Sunday, February 17, 2008

Skinhead ache

It's Sunday morning- my head aches and I don't feel as though I've been to sleep. Isn't drinking wonderful?

As part of my 'if you don't go to see the bands in the pubs they'll stop putting music on' campaign- which could of course be seen as a rather lame excuse for going out drinking when I'd be better off having a night in- I went to see The Beaky Band at The Old Fox in Ickenham. Beaky (a.k.a Tony) is a member of '60's popsters Dave Dee, Dozy, Beaky Mick and Tich; he comes in the shop a fair bit and always seems like a really nice guy so I thought I should make the effort and go to see him play. His bass player is Terry Peaker, an old mate of mine who I used to play in The Informers with (another good reason to go) and his drummer is Geoff-off-of-'Rockschool' (remember that rather strange T.V. programme back in the 1980's which attempted to show you how to play in a band? It's Geoff the drummer from that show! Really!) and they don't do that many gigs due to Beaky's other commitments which was yet another good reason to go... details are necessarily sketchy due to the amount of lager consumed but judging by Stuart the guitar repairman's reaction (he spent rather a lot of their show gripping his sides, helpless with laughter) it may not have been the greatest show ever but it was good to get out and see some friends play (even if Terry kept telling people that he 'didn't have his playing head on'), and I hadn't seen Nigel and Pete from The Lurkers for ages, and if maybe they were a little unwise in their choice of material ('Free Bird', 'Rock and Roll', 'Little Wing' etc) it's surely better to be ambitious than to play safe... ok, so it wasn't that brilliant really. Then again Beaky's about to embark on a 64 date U.K. tour so he must be doing something right?

Friday night it was back to Maidstone (I'm beginning to feel quite at home there) for a Chicago Blues Brothers show at the Pizza Express. Pete's back as Jake- his latest retirement was at the Hazlitt Theatre across the road from this gig!- but it's the usual suspects apart from that. Marc bought along a small Yamaha drum kit with a 16" bass drum which looked a bit strange but sounded good although as he put it, 'if it sounded that good none of the bigger ones would exist'- a good point well made as they say... we've played there quite a few times but this was one of the best shows we've done there with Dave and Richard behind the bar dancing with the barstaff (shouldn't they have been on stage?!?) (Dave and Richard that is, not the barstaff) and 'Mustang Sally' as an encore which believe it or not we hardly ever play. A fine evening.

Today I've got songs to learn- I'm doing some gigs in a couple of months with ska legends Simaryp (or is it Symarip? No one I speak to seems to know!) and have a CD of material to go through; I've heard 'Skinhead Moonstomp' and Skinhead Girl' (a bit of a pattern emerging here don't you think?) but there's 20 songs on the CD which is a fair bit of music and we're rehearsing this week so I'd better get on with it. Time to disappear into a mountain of paracetamol...

Friday, February 15, 2008

Brothers in arms

The 1980's were not a good time for rock'n'roll.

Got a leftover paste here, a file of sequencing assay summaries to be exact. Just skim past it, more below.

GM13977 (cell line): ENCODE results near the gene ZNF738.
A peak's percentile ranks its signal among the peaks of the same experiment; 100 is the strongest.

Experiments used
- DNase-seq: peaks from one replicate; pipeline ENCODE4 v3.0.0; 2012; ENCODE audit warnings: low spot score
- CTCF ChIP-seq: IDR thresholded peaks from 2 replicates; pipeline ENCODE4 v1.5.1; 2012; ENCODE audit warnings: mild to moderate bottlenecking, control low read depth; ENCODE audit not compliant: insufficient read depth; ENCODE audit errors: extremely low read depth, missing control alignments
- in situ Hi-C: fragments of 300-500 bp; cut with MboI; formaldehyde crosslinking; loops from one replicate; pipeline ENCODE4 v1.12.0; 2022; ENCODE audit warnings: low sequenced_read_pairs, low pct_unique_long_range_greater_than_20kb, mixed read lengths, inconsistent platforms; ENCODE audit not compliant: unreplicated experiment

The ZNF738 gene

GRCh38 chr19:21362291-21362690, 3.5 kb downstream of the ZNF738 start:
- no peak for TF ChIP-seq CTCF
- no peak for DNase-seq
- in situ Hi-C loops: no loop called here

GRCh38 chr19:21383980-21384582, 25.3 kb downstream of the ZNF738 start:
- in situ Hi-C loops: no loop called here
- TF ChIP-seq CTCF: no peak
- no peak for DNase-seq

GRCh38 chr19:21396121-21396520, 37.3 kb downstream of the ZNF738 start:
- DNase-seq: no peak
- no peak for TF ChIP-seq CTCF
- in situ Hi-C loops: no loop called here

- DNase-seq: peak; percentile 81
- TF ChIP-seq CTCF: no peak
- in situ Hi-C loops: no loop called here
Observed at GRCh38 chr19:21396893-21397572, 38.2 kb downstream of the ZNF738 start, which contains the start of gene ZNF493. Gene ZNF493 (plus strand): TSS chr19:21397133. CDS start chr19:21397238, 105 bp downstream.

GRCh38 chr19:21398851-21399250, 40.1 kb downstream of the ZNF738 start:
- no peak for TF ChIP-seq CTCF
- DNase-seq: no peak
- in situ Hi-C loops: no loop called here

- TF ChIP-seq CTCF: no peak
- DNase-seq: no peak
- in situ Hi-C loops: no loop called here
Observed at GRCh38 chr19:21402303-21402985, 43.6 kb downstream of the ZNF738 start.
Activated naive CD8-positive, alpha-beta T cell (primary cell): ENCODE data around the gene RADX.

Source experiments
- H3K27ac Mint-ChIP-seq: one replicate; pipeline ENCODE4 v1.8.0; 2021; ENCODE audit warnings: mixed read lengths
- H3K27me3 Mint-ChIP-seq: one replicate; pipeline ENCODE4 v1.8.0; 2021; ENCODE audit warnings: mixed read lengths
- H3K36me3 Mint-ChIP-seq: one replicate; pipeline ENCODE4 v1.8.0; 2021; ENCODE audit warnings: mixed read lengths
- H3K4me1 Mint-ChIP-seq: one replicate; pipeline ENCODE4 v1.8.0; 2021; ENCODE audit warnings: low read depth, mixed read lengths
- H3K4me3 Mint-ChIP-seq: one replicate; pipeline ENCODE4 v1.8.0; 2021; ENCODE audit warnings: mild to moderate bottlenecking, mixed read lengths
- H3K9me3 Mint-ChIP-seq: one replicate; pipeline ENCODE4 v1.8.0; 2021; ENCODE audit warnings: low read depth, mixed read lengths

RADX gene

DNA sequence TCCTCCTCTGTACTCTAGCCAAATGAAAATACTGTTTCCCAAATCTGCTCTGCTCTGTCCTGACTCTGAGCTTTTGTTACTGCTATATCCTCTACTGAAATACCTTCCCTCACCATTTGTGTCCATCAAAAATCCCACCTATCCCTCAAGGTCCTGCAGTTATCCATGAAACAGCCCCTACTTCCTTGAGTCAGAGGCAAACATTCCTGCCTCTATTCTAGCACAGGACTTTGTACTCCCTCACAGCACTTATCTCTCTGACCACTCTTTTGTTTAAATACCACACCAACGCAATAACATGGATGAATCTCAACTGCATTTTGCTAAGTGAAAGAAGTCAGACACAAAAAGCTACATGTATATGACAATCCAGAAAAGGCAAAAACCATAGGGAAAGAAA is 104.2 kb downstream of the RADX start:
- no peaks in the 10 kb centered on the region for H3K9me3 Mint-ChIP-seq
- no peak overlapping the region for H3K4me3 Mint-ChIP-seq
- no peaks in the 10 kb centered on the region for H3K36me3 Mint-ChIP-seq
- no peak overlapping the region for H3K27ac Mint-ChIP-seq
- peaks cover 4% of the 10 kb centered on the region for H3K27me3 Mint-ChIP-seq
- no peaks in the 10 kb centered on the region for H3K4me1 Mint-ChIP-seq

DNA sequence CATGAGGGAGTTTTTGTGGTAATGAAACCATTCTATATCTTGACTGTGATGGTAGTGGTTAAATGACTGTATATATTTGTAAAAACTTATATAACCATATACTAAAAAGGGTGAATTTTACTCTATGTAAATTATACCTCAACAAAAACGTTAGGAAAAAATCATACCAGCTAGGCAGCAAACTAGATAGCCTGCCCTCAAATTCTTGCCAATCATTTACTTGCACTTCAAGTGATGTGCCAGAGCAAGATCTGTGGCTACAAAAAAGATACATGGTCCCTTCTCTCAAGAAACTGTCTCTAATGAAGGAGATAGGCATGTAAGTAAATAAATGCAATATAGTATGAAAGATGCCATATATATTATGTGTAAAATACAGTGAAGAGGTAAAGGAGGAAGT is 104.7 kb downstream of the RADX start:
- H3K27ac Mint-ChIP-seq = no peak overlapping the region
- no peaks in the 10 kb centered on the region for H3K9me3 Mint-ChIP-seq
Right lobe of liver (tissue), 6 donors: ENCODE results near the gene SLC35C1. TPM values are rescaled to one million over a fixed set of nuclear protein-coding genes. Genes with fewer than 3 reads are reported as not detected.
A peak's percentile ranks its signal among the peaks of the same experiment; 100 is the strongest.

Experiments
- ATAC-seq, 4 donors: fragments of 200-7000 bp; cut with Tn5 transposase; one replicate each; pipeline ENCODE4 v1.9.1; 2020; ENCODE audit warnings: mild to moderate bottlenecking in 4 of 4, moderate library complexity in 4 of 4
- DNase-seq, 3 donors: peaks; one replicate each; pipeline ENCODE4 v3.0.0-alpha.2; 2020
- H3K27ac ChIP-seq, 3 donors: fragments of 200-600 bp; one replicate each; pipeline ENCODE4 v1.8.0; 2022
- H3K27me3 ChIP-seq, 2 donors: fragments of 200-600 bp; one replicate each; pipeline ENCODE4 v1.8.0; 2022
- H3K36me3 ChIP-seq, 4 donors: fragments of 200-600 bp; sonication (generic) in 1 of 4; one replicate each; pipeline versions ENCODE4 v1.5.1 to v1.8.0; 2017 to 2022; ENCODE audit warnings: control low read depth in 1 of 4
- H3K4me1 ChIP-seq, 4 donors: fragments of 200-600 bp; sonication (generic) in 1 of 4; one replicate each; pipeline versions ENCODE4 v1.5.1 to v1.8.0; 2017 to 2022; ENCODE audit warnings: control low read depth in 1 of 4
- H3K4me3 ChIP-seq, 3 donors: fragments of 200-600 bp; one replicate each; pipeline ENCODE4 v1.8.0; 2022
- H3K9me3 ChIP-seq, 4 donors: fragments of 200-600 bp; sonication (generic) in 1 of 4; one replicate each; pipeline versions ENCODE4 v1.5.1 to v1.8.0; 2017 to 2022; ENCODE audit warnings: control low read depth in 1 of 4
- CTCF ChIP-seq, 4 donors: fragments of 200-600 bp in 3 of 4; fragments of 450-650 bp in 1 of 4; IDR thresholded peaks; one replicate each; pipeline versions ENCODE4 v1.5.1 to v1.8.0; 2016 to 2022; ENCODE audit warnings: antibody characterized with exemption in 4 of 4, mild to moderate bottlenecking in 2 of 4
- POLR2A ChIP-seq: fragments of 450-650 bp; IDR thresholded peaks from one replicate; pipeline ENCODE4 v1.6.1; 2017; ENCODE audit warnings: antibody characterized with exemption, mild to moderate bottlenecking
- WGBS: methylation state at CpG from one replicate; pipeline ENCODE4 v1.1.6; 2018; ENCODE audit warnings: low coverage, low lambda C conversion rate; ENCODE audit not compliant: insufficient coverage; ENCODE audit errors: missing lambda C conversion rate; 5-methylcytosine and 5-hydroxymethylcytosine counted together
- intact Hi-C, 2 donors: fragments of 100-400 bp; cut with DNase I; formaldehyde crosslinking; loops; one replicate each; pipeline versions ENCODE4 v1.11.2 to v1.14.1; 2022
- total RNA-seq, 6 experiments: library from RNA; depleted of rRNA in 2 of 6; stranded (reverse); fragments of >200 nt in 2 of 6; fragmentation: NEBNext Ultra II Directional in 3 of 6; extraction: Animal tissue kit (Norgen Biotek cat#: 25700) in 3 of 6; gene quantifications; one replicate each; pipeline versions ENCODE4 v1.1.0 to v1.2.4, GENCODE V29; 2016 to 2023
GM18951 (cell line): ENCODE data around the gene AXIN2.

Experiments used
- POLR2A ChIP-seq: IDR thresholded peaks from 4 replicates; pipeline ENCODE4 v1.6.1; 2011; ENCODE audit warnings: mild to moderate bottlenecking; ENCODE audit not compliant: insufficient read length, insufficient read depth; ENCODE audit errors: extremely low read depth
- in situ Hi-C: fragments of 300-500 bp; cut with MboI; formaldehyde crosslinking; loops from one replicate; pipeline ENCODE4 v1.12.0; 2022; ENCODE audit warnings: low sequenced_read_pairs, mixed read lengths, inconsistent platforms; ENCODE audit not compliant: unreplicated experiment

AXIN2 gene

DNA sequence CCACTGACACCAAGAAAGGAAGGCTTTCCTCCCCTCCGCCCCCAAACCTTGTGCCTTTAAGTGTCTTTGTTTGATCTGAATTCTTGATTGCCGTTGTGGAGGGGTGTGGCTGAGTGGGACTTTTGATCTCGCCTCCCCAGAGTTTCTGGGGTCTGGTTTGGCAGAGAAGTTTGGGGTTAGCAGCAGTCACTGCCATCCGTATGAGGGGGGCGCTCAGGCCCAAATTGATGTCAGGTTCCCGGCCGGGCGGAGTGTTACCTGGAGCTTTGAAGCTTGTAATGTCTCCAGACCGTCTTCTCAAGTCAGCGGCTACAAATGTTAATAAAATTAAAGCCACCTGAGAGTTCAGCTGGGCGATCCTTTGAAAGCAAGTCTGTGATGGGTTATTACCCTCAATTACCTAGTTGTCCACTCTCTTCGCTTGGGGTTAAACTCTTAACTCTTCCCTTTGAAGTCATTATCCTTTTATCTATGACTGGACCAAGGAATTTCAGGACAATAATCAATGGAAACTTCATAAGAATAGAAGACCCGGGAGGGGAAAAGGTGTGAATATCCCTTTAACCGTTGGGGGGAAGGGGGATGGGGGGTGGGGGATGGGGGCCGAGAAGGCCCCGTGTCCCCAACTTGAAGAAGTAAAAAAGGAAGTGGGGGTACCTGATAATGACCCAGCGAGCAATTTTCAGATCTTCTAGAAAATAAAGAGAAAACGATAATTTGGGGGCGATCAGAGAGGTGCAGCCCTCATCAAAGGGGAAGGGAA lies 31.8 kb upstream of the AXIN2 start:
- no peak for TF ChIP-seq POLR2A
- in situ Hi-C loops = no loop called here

Actually thinking about it they weren't a particularly good time for anything really- clothes were bad, hairstyles were worse and the government redefined the word 'evil' on an almost daily basis. Musically there were some good bands and artists around- The Redskins, Billy Bragg, U2 before Bono decided that he was Jesus- but if you liked (and I use the term loosely) rock'n'roll you didn't have a lot to go on. Then there appeared a band that were so out of step with what was going on around them that they literally seemed to be from another time and another place- ladies and gentlemen I give you, The Godfathers. 5 dangerous looking (and even more dangerous sounding) men who wrote songs with titles like 'This Damn Nation' and 'I'm Unsatisfied' and who played music that sounded like a bomb going off in your head. For a while it seemed to me as though only they could save us from a world of floppy-fringed shoegazers moaning and droning about not having a girlfriend. With the Coyne brothers (Peter on vocals, Chris on bass) at the helm, the twin guitars of Mike Gibson and Kris Dollimore combined with George Mazur's powerhouse drumming to produce what for me still stands as some of the best rock music of the mid-'80's. They've just re-issued 'Hit By Hit', a compilation album of their first few singles (if you don't already have it, get it!) and have re-united (as Peter Coyne puts it, there's 'unfinished business') for a currently undefined period of time. I've just got home after seeing their first U.K. show this century...

I met up with Dave (a.k.a. Snaggletooth) at Uxbridge station at 6.30; by 8 o'clock we were in the Bull & Gate with Tom from Shepherd's Bush, Andy Knight and others, and by 8.30 we were in the Forum watching The Bishops, with 'watching' being the operative word as they were nowhere near loud enough. 'They're a beat combo!' roared Tom which just about sums it up, and that's no bad thing in my book. At the end of their show I'm approached by the legend that is Brian Kotz ('Brian from Barnet', 'Brian from Back To Zero' etc.) who I haven't seen for several years; after saying hello to each other he asks if I saw The Bishops and before I can answer tells me he's seen them 71 times- by the look on his face the 100th sighting isn't that far away.